At the most basic level, everybody ought to be involved in politics. We are affected either directly or indirectly on a daily basis by the way our nation is managed. So it is crucial that the Christian should stay informed on the workings of our governmental systems. ‘For evil to triumph it is merely necessary that good men do nothing’ (Edmund Burke). To say it another way – all that is necessary for the weak and powerless to be crushed is for no one to stand up for them. Politics is about how our nation is run; if we want our government to run more effectively and more ethically, we must play our part by getting involved. Through the power of the vote and advocacy, Christians have the opportunity to ensure government is just and fair to all citizens. We should not forfeit or take for granted our valuable voice and our right to vote. Even in Britain the right of all adults to vote was gained only as recently as 1928.

2) We have a Christian commitment to politics
As Christians we ought to go much further than this universal moral commitment. As those redeemed by Christ and brought into the family of God we need to exhibit a spirit of justice, care and mutual concern for our fellow men and women. As Christ went about doing good (Acts 10:38), so should we. We are to get involved in the way the world is run, and seek to do good and restrain evil. As St Theresa of Avila said, ‘we are the hands and feet of Jesus’. St Paul described Christians as ‘ambassadors for Christ’ as though God were making his appeal through us. Part of being Christ’s ambassador is to advocate for him and his ways in our political system. We are his workers, who help usher in his Kingdom ways on the earth.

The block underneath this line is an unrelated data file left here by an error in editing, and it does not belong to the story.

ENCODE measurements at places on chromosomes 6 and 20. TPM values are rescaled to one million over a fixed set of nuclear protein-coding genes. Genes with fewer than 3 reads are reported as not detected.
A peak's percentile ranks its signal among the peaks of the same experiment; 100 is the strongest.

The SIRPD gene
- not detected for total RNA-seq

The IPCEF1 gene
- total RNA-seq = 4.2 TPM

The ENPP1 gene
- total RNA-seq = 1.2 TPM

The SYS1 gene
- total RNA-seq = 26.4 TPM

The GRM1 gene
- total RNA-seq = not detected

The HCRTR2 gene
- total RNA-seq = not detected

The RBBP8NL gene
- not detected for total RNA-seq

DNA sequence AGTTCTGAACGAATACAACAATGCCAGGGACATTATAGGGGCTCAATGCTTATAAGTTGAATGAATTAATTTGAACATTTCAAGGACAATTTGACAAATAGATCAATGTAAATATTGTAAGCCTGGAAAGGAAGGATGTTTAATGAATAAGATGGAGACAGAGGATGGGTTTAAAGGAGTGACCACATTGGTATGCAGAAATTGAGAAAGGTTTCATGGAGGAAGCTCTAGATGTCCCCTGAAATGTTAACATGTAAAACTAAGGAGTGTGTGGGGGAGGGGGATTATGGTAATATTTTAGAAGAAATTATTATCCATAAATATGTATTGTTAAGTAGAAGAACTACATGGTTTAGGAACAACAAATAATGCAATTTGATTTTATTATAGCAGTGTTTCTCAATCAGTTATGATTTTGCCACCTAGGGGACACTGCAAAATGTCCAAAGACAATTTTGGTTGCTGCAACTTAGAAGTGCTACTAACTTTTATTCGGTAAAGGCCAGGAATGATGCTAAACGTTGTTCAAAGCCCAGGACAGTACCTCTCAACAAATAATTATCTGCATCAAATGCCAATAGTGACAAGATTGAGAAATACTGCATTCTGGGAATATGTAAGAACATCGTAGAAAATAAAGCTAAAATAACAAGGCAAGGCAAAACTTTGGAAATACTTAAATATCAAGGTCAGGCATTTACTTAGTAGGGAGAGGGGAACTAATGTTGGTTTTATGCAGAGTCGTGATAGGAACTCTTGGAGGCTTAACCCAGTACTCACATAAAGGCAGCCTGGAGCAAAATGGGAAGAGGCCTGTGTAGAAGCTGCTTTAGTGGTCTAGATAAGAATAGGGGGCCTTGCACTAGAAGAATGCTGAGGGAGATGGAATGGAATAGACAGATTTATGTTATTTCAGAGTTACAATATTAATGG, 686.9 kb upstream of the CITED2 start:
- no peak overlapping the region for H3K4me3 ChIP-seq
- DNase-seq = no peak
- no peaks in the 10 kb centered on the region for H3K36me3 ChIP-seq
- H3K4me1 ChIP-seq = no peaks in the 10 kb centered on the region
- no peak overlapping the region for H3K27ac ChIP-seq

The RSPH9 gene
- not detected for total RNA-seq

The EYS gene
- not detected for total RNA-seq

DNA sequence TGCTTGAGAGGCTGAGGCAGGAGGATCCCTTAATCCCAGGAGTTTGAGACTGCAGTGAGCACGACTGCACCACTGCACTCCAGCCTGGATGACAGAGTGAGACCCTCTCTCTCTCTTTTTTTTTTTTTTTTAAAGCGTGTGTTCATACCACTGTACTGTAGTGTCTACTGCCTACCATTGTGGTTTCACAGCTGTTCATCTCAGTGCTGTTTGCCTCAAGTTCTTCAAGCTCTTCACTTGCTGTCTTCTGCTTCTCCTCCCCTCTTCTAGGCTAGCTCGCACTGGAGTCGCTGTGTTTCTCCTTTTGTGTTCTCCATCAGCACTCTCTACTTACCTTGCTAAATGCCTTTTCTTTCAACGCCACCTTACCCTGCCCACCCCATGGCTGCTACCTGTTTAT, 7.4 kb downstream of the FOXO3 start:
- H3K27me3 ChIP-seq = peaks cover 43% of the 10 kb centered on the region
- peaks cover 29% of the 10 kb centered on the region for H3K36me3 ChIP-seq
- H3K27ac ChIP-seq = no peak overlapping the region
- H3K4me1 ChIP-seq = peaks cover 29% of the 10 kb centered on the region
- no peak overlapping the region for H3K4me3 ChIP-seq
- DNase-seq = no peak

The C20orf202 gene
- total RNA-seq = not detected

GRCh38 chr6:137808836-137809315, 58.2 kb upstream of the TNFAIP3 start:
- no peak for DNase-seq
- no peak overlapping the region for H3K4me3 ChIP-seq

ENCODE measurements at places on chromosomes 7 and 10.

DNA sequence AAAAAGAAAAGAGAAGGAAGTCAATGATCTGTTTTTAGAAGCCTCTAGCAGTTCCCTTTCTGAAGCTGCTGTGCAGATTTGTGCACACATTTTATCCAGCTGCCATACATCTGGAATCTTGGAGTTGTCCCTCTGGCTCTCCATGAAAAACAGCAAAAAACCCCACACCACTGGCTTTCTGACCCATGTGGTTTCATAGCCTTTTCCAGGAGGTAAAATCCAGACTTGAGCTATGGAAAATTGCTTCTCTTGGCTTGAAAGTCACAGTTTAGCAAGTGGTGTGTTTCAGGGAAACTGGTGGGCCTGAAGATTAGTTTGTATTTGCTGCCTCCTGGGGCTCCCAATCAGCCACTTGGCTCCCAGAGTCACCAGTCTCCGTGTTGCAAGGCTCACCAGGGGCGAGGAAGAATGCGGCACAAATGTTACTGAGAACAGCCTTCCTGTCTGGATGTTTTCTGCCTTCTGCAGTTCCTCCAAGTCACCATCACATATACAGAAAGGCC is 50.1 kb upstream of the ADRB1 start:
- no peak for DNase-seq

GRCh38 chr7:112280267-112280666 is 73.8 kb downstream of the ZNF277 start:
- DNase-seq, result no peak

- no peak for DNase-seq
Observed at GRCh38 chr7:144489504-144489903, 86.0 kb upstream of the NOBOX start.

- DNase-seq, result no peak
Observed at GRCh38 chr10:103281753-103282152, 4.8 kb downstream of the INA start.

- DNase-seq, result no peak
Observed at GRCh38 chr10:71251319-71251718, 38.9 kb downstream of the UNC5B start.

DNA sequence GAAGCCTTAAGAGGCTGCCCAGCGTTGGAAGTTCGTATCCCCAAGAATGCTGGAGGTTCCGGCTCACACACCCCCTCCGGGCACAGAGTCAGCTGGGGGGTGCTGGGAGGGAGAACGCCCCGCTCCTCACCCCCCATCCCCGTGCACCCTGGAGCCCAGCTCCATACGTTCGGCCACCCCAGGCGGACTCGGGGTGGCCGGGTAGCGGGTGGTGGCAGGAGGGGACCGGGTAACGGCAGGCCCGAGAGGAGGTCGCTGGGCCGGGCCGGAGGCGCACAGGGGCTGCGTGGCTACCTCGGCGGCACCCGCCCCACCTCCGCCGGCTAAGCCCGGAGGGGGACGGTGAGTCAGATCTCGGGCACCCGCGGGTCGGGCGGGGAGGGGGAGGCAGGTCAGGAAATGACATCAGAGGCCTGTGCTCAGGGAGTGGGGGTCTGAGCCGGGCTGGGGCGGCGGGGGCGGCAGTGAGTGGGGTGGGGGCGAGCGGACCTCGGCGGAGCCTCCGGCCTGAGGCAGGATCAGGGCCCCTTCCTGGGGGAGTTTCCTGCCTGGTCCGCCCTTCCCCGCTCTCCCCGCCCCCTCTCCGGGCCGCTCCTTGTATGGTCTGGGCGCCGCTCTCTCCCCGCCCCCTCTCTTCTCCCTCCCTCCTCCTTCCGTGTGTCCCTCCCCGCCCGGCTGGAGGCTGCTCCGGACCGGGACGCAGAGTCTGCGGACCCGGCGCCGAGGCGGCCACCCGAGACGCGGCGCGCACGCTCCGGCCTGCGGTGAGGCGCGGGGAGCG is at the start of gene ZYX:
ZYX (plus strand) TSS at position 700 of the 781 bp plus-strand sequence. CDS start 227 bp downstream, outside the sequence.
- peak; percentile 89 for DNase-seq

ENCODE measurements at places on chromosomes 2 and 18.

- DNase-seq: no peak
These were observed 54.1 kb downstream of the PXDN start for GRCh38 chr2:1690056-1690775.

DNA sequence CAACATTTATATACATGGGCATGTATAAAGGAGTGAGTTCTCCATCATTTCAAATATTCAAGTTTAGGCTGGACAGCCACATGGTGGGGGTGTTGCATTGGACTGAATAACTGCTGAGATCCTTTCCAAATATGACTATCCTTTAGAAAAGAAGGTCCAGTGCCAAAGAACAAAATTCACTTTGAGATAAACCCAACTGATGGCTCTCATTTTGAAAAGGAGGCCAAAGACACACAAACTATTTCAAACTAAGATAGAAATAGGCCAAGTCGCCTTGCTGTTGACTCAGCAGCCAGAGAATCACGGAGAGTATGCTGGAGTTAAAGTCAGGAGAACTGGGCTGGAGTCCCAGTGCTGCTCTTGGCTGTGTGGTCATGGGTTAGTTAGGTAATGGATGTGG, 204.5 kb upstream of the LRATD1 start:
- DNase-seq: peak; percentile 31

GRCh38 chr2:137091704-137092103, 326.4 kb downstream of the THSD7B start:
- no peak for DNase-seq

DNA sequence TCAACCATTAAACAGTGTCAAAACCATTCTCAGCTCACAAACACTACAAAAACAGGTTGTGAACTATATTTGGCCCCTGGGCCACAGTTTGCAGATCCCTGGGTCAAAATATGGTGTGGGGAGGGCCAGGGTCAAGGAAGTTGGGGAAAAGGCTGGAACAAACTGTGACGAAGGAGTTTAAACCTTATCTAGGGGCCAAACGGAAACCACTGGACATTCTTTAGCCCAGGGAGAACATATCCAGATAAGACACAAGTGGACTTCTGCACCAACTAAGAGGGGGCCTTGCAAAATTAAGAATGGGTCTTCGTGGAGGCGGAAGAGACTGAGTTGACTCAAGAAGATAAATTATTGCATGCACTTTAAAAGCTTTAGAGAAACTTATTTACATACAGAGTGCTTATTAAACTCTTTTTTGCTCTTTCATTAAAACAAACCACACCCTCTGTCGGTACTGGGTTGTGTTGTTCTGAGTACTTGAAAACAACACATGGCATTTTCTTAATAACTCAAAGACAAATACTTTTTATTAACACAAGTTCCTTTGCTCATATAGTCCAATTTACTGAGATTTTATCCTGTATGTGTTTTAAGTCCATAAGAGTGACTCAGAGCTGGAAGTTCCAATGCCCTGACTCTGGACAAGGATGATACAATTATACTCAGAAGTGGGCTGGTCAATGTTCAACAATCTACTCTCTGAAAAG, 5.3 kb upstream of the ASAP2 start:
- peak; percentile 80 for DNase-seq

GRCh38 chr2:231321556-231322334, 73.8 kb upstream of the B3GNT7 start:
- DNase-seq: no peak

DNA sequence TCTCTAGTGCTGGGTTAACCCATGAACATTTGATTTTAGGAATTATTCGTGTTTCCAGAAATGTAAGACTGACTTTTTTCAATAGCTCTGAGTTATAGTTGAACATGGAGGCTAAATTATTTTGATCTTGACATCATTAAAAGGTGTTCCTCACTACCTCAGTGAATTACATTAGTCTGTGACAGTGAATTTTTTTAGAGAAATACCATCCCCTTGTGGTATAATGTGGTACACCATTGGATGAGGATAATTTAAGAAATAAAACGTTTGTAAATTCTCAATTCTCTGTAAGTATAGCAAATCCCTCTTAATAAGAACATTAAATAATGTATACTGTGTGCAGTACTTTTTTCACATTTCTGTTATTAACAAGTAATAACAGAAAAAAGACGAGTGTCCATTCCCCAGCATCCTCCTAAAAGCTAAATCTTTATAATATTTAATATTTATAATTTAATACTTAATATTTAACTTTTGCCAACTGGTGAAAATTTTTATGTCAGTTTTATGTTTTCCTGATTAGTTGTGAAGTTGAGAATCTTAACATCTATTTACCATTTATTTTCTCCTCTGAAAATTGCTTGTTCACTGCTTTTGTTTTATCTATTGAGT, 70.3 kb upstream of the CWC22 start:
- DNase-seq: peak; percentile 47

3) We have a historical commitment to politics
In Britain, Christians should feel a particular responsibility towards the political system. Much that is good about our government is due to the legacy of Christians. From the Catholics to the Reformers, Puritans, Methodist evangelists and Victorian evangelical social campaigners, many believers throughout the centuries have stood for justice and freedom, opposing tyranny and oppression. The basis of modern democracy comes from the biblical concept that we are all made in the image of God and all stand as individuals equal before him. Our Christian ancestors laboured for a democratic system and the rights that we have come to enjoy; we need to preserve the inheritance we have received from them.

4) We need a pragmatic commitment to politics
Because the British political system was founded on biblical foundations, we have assumed that Christian morality would prevail. Yet times have changed and all political parties are now promoting the values of secularism. The traditional rights that Christians have enjoyed for centuries could be curtailed. We now need to be involved in politics simply for self-preservation.

How should Christians be involved in politics

So if we are to be involved in politics, even at the basic level of voting, how are we to be involved?

• We should become better informed
Most of my discussions with Christians regarding politics are based on their ignorant prejudicial opinions and not on facts! We need to be better informed and understand what’s critical and what’s true. We need to comprehend the platforms of various candidates.